Posted by: Lisa Hill | June 18, 2015

Nothing, by Henry Green

NothingNothing, by British author Henry Green (1905-1973) is a sly comedy of manners that is almost Shakespearean in its twists and turns.  It features a young couple who become engaged to marry but – having discovered some gossip – fear that they may be siblings, because their respective parents had an affair in the past.  The engagement offers opportunities for their parents to have renewed close contact, which in turn creates jealousies from their respective suitors, and a denouément that is breathtaking.

The characterisation is classic Green.  Mrs Jane Weatherby, Philip’s widowed mother, is a wily, manipulative woman who uses her great charm and still attractive appearance to orchestrate events.  She thinks that bluestocking Mary who works in a government office isn’t good enough for her Philip.  Widower John Pomfret, on the other hand is doubtful about Philip because he uses the wrong tailor and has provided an inadequate engagement ring.  These objections identify these parents as relics of a passing social world, bemoaning their reduced circumstances in the postwar era where Mrs Weatherby has only an unpunctual Italian cook who seems to be feeding her younger daughter’s neuroses as well as making the meals, and John Pomfret can’t really afford his club any more.

Delivered through witty dialogue the plot advances with all kinds of droll asides: jealous Liz Jennings who drinks too much and – on the shelf at 26 – is avid in her pursuit of older men; Elaine Winder, a gossip who can be relied on to spread disingenuous stories; and Richard Abbott an admirer of Jane Weatherby who tries to play a straight bat as a gentleman should.  There is also a running gag (which doesn’t sound funny, but is) about Arthur Morris who has to have a toe amputated after he got a nail through his shoe.  It is Arthur, who becomes progressively more ill in hospital who might know the truth about Philip and Mary’s true relationship…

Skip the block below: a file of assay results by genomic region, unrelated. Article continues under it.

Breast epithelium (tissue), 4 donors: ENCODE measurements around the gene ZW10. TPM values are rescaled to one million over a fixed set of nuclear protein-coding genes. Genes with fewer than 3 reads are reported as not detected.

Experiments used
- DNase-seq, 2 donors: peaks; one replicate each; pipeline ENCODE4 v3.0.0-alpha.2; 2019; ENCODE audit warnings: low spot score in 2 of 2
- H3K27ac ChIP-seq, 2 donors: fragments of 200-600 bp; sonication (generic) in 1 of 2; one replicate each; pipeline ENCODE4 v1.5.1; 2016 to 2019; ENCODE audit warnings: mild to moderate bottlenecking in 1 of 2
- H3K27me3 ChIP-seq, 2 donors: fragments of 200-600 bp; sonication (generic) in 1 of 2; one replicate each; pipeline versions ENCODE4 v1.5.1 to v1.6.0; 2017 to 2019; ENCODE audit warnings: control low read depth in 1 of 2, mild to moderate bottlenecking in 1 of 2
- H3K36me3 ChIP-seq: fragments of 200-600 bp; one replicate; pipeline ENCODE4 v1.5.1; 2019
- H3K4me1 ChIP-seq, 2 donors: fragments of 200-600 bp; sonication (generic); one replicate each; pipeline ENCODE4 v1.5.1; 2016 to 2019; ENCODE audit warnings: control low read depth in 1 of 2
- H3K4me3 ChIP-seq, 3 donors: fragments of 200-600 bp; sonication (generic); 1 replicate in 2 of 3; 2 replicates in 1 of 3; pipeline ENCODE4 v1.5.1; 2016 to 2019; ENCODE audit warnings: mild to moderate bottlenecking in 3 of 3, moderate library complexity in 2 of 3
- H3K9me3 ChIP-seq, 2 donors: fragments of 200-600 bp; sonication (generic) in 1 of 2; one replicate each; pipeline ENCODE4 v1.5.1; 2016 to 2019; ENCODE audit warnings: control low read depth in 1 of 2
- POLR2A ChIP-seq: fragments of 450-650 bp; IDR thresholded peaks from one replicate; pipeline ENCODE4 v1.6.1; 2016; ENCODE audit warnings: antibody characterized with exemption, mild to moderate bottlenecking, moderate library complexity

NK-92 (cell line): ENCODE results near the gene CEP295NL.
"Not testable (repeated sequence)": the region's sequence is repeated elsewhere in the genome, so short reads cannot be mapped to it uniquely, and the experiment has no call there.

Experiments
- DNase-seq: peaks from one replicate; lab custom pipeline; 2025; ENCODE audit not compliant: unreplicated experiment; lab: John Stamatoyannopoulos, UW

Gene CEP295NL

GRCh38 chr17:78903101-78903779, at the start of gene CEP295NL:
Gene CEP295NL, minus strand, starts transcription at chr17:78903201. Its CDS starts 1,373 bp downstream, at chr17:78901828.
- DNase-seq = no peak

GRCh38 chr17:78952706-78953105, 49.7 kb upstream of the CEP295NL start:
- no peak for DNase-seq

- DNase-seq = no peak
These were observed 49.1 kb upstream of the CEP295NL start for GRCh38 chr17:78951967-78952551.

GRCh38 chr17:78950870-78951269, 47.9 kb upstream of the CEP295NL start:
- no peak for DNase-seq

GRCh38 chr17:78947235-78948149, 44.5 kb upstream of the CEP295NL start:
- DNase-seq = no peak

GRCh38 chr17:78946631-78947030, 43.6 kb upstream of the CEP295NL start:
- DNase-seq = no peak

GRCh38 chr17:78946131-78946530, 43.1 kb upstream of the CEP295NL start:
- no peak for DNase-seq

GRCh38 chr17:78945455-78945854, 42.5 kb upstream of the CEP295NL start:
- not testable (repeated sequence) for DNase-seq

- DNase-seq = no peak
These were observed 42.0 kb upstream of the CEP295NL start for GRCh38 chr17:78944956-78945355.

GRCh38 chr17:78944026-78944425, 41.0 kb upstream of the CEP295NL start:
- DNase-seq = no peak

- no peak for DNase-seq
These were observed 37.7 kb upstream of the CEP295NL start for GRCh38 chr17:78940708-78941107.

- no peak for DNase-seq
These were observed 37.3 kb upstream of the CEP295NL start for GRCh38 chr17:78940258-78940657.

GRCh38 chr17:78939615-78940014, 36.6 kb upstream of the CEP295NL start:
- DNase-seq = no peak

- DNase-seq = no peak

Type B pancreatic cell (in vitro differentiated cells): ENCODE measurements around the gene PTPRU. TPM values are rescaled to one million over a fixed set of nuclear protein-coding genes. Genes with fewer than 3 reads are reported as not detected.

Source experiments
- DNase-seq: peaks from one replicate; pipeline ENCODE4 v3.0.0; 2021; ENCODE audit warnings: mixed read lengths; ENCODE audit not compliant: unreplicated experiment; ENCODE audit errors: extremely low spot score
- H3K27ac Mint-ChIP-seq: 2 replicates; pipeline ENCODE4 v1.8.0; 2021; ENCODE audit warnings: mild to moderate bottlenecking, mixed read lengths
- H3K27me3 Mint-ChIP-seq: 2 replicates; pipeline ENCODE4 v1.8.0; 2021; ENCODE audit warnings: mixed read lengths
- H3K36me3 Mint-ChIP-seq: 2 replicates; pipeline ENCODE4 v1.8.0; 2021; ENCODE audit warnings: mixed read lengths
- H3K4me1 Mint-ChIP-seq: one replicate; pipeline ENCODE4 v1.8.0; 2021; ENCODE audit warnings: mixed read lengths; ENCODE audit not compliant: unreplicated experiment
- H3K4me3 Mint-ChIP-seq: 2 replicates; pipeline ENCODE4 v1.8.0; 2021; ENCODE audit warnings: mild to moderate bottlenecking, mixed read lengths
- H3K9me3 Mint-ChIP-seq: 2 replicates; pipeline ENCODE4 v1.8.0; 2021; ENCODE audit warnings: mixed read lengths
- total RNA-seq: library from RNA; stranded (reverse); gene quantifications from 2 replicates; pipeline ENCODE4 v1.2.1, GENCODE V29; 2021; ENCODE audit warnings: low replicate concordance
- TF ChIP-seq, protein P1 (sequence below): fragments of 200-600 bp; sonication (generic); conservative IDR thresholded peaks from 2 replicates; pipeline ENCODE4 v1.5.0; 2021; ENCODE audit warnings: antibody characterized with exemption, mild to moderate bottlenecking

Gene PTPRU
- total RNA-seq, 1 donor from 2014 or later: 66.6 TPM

I bought this book in the London Review Bookshop on my recent (aborted) travels before things went awry.  Stu from Winston’s Dad had introduced me to Henry Green and so when I saw this trio of Green novels, it appealed immediately.  Well, events conspired to make reading it a somewhat disjointed process, so I may not have done it full justice in this brief review, but if you haven’t tried Green, Nothing is a good one to start with, or Loving which I read a year or so ago and enjoyed very much too.

The other two titles still in store to read are Doting and Blindness. 

PS Re the forthcoming draw for the giveaway for Paddy O’Reilly’s new book, I’ll do that ASAP, I just felt I had to write this review first while the book is fresh in my mind.  I have a lot on my plate up here in Qld because of the situation with my parents, and I have to fit blogging in to scraps of time as they arise.

Author: Henry Green
Title: Nothing, Doting, Blindness
Publisher: Vintage Classics 2008
ISBN: 9780099481485
Source: Personal library, purchased from the London Review Bookshop.

 


Responses

  1. Henry Green is another of my favorites. I read his other threesome (not trilogy) which contains Living, Loving, and Party Going first, and after that ‘Nothing, Doting, and Blindness. Also a separate novel Back. I do enjoy his drollness. He could write about nothing and make it fascinating.

  2. I have this one in the stack and you’ve made it sound like something I’d like a lot.

  3. I remember reading Henry Green novels, and enjoying them all. His novels remind me of Beryl Bainbridge stories. The characters in their stories are about ordinary people who become ones you care about.

  4. I still haven’t read anything by Green but he sounds like an author I’d like.

    That’s a great cover as well!

    • I love him… he’s so sharp about people! (I think) it said in the intro that he was an introspective person, but I think he must have spent a bit of time just watching and listening to people to get them to be so authentic…

  5. Thinking of you & your family, Lisa. Take care.


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